What’s even rarer than a diamond?

LOOKING FOR HIDDEN TREASURES… Gemologist and Field trip reference coordinator, George Fadersen, holds a piece of his handiwork, a polished agate and his precious pooch, Penny. Photo: Deanne Jeffers

DIAMONDS may have a reputation for being rare and desirable, but there are gems in the world that are even more eye-catching and rarer still.

With names like musgravite, jadeite, alexandrite or red-beryl, some gemstones are more valuable than diamonds, but their names may not seem familiar to many.

Musgravite was discovered in 1967 and is arguably the rarest gemstone in the world. It was first discovered in Australia’s Musgrave Ranges.

As for gem-quality stones, there are about ten specimens known and documented.

At the core of these rare gemstones are the people that forge into the wilderness in search for them.

George Fadersen, field trip reference coordinator, has spent the best part of the last few decades seeking out gemstones from around the world. He leads a small informal group of gemologists as the Goulburn Valley Gem Club here in Shepparton in searching for, and then cutting and polishing magnificent gems into things of beauty.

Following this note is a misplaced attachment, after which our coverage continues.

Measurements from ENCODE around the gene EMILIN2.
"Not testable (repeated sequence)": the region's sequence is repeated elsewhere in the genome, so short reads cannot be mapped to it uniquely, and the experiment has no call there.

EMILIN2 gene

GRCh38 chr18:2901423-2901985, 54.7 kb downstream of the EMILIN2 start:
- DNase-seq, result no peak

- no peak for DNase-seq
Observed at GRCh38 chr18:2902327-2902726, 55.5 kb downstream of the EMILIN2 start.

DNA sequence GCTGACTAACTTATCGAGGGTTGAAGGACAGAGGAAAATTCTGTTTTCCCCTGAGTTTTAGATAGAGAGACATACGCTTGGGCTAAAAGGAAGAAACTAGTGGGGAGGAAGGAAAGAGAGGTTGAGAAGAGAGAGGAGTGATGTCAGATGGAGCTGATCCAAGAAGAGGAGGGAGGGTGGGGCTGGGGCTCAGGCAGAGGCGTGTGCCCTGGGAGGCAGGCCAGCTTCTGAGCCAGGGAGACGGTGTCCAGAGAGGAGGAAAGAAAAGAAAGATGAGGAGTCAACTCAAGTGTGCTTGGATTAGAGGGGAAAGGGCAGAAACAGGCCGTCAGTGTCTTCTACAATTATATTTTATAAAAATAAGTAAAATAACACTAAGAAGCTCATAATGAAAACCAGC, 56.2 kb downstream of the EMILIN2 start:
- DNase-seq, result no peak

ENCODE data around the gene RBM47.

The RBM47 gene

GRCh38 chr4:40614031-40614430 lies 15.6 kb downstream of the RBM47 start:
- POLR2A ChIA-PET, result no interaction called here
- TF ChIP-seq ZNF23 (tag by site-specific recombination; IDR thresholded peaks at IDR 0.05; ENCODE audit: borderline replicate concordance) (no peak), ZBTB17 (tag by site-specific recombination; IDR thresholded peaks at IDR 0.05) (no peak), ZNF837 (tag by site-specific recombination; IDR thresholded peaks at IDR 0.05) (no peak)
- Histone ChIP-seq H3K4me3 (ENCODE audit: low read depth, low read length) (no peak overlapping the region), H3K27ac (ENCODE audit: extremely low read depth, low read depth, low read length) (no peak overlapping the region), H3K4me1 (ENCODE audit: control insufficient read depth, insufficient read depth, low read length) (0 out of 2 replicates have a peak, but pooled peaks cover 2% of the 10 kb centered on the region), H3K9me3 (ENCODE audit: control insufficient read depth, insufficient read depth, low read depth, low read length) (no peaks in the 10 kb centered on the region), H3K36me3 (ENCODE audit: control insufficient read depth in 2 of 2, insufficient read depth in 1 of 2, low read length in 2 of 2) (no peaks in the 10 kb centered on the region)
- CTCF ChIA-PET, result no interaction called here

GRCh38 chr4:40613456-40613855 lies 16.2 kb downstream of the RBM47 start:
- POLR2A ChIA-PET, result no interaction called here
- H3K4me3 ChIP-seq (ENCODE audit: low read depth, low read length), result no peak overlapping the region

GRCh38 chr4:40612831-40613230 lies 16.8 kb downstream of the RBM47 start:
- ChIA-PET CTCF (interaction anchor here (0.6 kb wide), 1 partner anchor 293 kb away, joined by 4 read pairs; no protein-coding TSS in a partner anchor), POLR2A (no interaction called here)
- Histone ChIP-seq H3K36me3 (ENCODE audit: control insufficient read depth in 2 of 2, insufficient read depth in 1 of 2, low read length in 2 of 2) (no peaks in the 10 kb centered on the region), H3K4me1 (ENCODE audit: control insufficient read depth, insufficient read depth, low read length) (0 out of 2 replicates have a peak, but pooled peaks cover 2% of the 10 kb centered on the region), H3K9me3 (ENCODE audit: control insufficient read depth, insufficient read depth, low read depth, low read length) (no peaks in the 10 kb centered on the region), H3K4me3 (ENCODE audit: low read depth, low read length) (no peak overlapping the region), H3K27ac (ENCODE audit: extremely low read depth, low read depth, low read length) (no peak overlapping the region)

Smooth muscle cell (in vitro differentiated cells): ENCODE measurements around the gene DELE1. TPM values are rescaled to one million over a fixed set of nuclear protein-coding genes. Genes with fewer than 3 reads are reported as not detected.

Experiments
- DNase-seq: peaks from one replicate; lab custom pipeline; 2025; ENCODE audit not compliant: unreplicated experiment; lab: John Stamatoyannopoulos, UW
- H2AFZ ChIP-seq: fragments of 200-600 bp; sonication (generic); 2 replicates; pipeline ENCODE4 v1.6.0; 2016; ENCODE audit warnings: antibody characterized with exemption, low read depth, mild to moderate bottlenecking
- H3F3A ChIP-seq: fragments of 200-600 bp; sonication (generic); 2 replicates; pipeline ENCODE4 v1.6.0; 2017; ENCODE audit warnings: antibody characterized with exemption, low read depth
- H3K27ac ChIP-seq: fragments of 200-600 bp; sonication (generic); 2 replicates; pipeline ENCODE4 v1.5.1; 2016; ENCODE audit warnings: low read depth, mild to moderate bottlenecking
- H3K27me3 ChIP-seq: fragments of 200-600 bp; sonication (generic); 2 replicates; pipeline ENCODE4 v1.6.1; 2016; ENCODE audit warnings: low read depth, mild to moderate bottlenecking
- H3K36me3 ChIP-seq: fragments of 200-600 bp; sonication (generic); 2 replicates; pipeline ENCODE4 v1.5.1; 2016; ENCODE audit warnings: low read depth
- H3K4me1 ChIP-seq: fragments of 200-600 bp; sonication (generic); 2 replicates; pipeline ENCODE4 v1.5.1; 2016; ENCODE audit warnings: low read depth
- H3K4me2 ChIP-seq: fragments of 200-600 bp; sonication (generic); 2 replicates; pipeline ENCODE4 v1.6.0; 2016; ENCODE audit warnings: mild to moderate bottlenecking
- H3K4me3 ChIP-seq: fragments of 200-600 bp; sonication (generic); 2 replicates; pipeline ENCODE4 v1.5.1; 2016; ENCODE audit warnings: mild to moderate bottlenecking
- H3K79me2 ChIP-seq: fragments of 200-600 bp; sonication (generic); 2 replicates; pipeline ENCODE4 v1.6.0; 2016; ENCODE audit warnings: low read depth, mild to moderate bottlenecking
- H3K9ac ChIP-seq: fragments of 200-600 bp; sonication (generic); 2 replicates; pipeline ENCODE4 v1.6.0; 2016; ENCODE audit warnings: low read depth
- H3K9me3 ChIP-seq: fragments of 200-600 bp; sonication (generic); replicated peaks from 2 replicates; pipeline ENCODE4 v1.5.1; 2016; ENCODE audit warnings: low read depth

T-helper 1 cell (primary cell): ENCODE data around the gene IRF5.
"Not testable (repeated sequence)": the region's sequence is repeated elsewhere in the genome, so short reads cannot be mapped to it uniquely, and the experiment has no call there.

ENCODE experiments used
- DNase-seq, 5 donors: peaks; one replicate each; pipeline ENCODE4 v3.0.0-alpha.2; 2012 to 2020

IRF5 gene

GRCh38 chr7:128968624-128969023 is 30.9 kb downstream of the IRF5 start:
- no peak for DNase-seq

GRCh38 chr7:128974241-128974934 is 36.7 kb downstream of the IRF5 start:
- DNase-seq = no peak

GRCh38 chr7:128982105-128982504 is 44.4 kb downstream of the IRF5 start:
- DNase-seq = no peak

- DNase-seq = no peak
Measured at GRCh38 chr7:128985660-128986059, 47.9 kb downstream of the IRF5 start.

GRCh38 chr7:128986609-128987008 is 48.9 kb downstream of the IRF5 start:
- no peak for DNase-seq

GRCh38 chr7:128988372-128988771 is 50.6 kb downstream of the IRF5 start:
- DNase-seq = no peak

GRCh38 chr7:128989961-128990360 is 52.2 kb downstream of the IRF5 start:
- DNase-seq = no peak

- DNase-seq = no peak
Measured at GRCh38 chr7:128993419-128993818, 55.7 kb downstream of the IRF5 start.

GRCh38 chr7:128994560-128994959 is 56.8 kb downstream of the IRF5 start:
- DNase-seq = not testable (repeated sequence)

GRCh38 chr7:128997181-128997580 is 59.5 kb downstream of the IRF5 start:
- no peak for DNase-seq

Bringing these beauties out into the open to trade or sell, or simply to show how it is done, the Goulburn Valley Gem Club in conjunction with the Victorian Gem Clubs Association presents the Gem, Jewellry & Mineral Show, at Quest Shepparton Racing, Goulburn Valley Highway, on Saturday, May 21 and Sunday, May 22, 2022.

There will be traders inside and out, selling and showcasing fossils, jewellery, minerals, tools and much more. Entry is $5, with children under 12 free. Contact George Fadersen on 5849 1716 or email [email protected] for further information.

LOOKING FOR HIDDEN TREASURES… Gemologist and Field trip reference coordinator, George Fadersen, holds a piece of his handiwork, a polished agate and his precious pooch, Penny. Photo: Deanne Jeffers